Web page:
Finally, with respect to the requested fees of $305,000, counsel, as an initial matter, didn’t comply with the Court’s procedures, which requires fee petitions to be accompanied by billing logs, among other things. “The larger issue is that counsel’s fee and costs request represents nearly three times the potential cash settlement to be paid to the class. As counsel themselves point out, the general rule in this circuit is that fees awarded to class counsel should not exceed a third or at most a half of the total amount of money going to class members and their counsel. Pearson v. NBTY, 772 F.3d 778 (7th Cir. 2014). Counsel say that their requested fees and costs are only approximately 22% of the value actually claimed by the class. To arrive at that figure, counsel assume that it is appropriate to consider not only the cash payments provided to the class but also the value of the credit monitoring services that Filters Fast will provide and several business practice changes that Filters Fast has implemented to prevent future data breaches, including greater security and monitoring. Plaintiffs’ counsel value the credit monitoring services at $478,440 and the business practice changes at $528,269.43. Counsel’s reliance on the nonmonetary benefits to justify their fee petition has multiple problems. The first problem is that Pearson states that the proper comparison is between the fee request and the total amount of money going to class members and their counsel. Counsel cite no authority for the view that they may use nonmonetary benefits to justify a larger fee award; they simply assume that they can. Pearson does include a discussion of injunctive relief, but the court concluded that the district court was within its discretion to find that the parties’ proposed injunction provided no benefit to the class. The court didn’t consider whether or how injunctive relief factors into the reasonableness of a fee request. Other courts have concluded that it is more appropriate to evaluate a fee petition under a lodestar analysis when the primary benefit is injunctive relief, particularly when counsel fails to provide evidence on the value of that relief. This leads to the second problem: plaintiffs’ counsel provided no documentation or even explanation for how they came up with the values for the credit monitoring services and the changes in Filters Fast’s business practices. If counsel wishes to rely on the value of nonmonetary relief to bolster a fee petition, they will have to do more than provide a bottom-line figure. The third set of problems relates specifically to the changes in Filters Fast’s business practices. This case has been certified as a class for damages under Federal Rule of Civil Procedure 23(b)(3), and the class includes only those who used their credit cards on Filters Fast’s website in 2019 and 2020, not potential future customers. Plaintiffs’ counsel points to no evidence or even allegations that any class member is likely to use Filters Fast’s website again. So the benefit these changes provide to the class is questionable. Moreover, the settlement agreement states that Filters Fast has already made most of the changes to its business practices. The parties don’t represent that Filters Fast made the cited changes as a result of its settlement negotiations with plaintiffs. Plaintiffs’ counsel cannot justify a larger fee request based on a ‘benefit’ that Filters Fast would have provided even without the settlement agreement. Yet another problem with the business practice changes is that the settlement agreement provides no mechanism for a class member to confirm, challenge, or enforce any of the identified changes. This portion of the settlement agreement consists of little more than vague assertions that Filters Fast has or will make certain changes without any accountability for Filters Fast. In fact, the settlement agreement states that the provision does not create any rights or obligation and that Filters Fact is entitled to modify the business practices described in this Paragraph. So it is simply inaccurate to refer to the business practice changes as ‘injunctive relief’. Filters Fast retains discretion to do whatever it wants with these practices, and the class is powerless to stop it. All this is to say that the court is dubious that a fee request of more than $300,000 can be justified in this case based on a percentage-of-recovery analysis.”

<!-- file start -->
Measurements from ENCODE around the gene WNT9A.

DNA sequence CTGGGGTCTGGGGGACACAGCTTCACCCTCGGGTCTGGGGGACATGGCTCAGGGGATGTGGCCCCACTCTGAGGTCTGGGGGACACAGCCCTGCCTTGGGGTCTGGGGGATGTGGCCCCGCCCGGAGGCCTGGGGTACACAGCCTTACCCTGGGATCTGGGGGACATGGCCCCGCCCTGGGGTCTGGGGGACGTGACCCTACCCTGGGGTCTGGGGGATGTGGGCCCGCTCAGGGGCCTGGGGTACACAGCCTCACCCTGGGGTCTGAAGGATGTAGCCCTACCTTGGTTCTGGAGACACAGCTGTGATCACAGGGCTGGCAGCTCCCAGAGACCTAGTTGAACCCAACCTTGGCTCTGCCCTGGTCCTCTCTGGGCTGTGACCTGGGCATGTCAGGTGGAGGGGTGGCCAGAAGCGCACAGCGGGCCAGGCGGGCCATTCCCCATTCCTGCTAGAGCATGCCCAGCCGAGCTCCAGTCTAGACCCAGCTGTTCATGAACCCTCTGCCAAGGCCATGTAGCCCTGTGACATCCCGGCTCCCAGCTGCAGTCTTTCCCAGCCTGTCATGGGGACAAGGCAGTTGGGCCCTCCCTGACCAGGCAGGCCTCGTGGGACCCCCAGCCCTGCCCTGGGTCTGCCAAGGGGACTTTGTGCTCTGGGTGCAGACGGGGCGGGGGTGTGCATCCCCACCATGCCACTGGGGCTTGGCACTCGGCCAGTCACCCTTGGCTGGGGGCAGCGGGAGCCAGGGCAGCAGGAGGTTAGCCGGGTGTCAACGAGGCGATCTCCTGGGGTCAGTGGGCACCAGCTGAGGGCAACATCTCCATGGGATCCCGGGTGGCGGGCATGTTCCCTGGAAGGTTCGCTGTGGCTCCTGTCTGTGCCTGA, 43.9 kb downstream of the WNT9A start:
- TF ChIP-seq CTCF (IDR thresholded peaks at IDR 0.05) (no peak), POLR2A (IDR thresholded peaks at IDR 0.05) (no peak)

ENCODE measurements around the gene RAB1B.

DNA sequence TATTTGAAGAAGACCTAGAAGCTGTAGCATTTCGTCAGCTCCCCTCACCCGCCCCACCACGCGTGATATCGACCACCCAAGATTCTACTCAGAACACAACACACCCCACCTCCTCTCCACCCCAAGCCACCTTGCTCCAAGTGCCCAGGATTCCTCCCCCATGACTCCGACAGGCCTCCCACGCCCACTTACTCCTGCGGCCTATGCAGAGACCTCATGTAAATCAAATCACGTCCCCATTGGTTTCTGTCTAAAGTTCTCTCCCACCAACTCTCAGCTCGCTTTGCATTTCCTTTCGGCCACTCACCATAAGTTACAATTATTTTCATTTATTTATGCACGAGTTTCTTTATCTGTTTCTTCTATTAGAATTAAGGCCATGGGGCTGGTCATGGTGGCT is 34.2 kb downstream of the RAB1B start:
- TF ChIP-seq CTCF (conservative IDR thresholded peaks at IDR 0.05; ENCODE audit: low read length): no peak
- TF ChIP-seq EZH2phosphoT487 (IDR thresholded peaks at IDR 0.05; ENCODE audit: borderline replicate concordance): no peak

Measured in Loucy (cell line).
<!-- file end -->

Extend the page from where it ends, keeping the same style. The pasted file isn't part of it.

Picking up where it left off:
Powers v. Filters Fast, No.20-982, 2022 WL 461996 (W.D.Wis. Feb. 15, 2022).